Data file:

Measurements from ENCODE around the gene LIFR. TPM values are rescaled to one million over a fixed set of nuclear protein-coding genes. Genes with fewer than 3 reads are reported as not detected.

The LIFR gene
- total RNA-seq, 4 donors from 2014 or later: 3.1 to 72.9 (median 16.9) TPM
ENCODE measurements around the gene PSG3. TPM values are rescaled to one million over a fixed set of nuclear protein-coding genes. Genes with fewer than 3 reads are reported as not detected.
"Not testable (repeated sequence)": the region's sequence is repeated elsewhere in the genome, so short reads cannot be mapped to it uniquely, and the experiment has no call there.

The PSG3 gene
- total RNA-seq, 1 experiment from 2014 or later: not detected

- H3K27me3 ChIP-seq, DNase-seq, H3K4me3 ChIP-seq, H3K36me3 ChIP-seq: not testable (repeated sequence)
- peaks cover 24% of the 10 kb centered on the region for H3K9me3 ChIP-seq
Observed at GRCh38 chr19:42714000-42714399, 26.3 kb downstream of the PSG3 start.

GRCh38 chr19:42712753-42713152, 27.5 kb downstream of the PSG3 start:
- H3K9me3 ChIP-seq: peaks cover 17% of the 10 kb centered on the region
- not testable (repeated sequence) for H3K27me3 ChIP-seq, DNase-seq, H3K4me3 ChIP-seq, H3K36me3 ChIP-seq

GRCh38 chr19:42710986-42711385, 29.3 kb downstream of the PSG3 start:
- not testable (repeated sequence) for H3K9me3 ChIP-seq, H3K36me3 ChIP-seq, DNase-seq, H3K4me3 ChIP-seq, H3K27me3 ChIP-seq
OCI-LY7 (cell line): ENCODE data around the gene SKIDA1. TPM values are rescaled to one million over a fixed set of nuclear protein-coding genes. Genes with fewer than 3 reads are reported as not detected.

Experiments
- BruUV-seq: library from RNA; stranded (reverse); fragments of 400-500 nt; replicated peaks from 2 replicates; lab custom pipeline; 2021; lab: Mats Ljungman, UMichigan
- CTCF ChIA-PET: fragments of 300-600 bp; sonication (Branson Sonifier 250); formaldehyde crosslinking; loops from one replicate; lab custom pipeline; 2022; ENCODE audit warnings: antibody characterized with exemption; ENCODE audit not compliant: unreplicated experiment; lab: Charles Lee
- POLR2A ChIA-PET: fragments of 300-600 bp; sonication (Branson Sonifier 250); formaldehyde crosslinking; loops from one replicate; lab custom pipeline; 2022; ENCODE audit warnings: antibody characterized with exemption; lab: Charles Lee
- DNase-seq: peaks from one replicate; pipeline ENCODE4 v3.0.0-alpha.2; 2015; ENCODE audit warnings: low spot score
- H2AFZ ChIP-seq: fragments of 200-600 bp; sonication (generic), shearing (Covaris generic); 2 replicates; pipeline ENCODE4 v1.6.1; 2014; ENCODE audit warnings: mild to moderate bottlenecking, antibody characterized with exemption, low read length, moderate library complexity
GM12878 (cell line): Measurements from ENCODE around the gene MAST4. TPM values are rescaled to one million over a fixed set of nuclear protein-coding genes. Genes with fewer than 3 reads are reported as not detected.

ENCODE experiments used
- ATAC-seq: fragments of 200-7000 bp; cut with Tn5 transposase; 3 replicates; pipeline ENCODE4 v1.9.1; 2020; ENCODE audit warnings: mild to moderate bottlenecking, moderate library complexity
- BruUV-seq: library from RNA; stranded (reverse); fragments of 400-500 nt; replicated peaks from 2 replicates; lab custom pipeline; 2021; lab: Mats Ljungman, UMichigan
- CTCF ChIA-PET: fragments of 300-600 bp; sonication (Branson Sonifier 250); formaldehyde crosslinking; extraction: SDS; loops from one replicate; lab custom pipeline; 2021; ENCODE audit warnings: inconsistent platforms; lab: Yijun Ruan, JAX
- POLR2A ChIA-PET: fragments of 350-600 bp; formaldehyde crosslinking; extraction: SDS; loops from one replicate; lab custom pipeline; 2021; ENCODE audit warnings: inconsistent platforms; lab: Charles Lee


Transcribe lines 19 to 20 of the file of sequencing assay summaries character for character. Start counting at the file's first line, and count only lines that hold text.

- CTCF ChIA-PET: fragments of 300-600 bp; sonication (Branson Sonifier 250); formaldehyde crosslinking; loops from one replicate; lab custom pipeline; 2022; ENCODE audit warnings: antibody characterized with exemption; ENCODE audit not compliant: unreplicated experiment; lab: Charles Lee
- POLR2A ChIA-PET: fragments of 300-600 bp; sonication (Branson Sonifier 250); formaldehyde crosslinking; loops from one replicate; lab custom pipeline; 2022; ENCODE audit warnings: antibody characterized with exemption; lab: Charles Lee